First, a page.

I've always been fascinated by the 'fact' that human suffering is, and always has been, an indisputably strong influence on creativity throughout the ages.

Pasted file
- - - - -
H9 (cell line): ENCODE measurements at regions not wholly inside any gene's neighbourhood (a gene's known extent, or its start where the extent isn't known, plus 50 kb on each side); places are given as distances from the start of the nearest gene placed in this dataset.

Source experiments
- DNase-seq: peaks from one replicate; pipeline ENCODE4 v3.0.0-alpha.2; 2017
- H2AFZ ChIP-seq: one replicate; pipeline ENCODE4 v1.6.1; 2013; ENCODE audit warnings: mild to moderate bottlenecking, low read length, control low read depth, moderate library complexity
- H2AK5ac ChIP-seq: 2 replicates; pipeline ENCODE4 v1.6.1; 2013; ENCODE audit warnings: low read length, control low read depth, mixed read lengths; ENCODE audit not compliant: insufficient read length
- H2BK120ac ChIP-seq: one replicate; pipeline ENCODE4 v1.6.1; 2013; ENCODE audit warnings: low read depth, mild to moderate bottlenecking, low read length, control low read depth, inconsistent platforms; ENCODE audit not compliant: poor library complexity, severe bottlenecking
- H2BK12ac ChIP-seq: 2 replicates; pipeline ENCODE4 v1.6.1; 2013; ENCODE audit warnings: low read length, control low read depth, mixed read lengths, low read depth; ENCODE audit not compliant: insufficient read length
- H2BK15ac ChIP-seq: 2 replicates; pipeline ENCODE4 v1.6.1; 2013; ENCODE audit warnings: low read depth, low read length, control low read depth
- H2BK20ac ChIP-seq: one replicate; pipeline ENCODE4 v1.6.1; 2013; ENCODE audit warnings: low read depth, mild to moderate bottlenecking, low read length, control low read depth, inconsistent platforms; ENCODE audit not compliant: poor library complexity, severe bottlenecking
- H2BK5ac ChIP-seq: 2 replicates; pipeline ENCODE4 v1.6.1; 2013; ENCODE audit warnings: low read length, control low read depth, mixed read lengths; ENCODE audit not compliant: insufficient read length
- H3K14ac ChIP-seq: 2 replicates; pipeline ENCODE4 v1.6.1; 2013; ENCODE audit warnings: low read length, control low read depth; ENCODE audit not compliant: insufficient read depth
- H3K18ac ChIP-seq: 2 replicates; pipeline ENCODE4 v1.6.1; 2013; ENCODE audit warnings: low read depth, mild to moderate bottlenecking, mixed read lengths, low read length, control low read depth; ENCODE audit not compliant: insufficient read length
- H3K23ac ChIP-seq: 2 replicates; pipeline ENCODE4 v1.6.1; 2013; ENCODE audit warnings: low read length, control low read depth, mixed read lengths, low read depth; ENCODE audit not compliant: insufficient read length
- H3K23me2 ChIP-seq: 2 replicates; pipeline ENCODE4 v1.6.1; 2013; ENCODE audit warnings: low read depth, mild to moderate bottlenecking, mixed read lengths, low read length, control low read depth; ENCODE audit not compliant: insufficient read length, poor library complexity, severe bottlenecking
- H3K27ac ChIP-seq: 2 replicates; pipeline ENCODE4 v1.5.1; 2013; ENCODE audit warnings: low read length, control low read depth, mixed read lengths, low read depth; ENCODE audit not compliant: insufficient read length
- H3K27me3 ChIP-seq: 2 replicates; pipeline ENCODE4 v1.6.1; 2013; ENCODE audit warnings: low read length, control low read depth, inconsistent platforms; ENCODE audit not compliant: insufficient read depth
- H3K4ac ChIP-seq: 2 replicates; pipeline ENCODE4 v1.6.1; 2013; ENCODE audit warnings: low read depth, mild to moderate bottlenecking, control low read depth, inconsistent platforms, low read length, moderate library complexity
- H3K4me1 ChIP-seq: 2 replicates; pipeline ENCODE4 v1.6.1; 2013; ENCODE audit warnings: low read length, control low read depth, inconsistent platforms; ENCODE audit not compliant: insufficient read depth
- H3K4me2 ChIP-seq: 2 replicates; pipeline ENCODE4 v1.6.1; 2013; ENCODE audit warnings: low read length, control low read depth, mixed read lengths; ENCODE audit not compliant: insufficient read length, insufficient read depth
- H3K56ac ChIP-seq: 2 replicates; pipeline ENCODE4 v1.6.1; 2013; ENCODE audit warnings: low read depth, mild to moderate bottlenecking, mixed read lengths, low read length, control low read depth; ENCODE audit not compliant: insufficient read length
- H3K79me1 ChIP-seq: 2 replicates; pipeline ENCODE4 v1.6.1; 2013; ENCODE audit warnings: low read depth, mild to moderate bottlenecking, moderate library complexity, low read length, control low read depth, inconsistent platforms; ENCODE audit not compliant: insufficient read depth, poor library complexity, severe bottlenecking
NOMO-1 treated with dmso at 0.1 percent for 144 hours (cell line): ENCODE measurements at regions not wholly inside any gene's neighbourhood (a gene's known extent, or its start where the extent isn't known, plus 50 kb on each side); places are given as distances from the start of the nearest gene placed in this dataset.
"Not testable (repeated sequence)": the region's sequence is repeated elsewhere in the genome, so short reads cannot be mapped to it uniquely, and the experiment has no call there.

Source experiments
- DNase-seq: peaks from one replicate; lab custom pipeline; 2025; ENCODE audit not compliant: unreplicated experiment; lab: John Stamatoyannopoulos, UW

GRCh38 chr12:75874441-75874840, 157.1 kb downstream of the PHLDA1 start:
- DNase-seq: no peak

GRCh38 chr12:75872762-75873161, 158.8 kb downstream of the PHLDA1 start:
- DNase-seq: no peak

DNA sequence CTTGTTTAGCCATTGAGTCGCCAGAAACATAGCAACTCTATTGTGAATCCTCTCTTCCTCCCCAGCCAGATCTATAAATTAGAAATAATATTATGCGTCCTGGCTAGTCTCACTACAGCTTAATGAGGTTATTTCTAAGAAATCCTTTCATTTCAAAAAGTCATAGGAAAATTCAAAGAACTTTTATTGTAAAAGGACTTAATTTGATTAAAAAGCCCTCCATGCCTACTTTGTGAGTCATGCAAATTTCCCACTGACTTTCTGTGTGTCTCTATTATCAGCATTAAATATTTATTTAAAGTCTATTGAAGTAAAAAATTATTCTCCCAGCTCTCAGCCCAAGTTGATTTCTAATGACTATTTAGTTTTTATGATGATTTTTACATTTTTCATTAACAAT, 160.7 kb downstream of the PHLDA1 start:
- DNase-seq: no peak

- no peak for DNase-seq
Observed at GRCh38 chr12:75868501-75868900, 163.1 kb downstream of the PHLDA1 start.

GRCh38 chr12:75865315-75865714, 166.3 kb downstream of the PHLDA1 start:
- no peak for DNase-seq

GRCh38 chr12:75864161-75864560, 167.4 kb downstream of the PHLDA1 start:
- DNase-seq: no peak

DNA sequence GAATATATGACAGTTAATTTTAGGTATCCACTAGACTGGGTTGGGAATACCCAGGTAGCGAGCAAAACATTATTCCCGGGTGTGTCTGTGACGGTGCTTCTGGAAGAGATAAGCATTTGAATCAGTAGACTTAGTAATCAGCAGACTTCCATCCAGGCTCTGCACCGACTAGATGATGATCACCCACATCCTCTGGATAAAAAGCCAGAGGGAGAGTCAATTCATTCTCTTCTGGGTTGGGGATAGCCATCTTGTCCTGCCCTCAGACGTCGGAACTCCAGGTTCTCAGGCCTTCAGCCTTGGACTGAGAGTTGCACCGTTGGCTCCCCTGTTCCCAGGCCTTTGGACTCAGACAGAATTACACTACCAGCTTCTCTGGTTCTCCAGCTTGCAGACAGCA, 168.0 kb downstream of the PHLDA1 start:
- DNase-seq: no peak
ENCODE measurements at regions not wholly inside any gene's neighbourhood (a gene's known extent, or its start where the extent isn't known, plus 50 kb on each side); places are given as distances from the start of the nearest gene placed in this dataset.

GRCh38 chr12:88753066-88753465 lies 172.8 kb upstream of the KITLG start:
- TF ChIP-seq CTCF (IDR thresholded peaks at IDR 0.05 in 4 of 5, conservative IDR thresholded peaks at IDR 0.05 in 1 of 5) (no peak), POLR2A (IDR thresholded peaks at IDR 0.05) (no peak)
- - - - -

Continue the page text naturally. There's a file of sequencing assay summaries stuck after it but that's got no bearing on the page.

I find that there is a screaming correlation between suffering and creativity. Emotions are such a huge drive behind creative expression generally... but which emotions are the strongest in this respect? Certain negative emotions such as sadness, pain, depression, melancholia etc. are profoundly negative and yet indulgence in these miserable moods seems to bring out the fire in us creatively. A reasonable example of this is art therapy, yet is this simply a diagnostic tool for doctors or is it a valid art form within itself? I wonder, are artists consciously looking at their next piece and wondering what to spike their work with? A shot of depression, a dash of Prussian Blue and voila! The next Van Gogh is born. What a tempting thought. By this hypothesis any bum on the street or Emo teen could whip out the pastels and be snapped up by Saatchi. I guess that's where your credibility factor comes into play. The issue of who you are and what your state of mind is, is a big aspect of how valid your art is - for instance, a mental patient who makes art could create some of the best work imaginable but it would have much less recognition being in a case file than in a gallery. Hmmmm... This leads me to wonder if there is a scale of negative vs. positive art - could work 'borne of pain', hold more value than pure 'happy' art? I feel certain that suffering is a catalyst for creativity, but has it actually been medically proven that distress triggers the creative impulse within you? I'd like to think so. The evolution of the art world over the last couple of centuries has been enormous, mostly, I feel, due to to market demands. The world has become more cynical, more sceptical of happiness that we seem too be looking for the 'bad' in our art. How did we get here? And what about those streetwize artists who may be faking their pain for commercial gain? If the world wants a moody, suicidal painting instead of a dizzy-with-happiness one, surely there must be a few who have spotted the potential gold mine in exploiting this hunger...?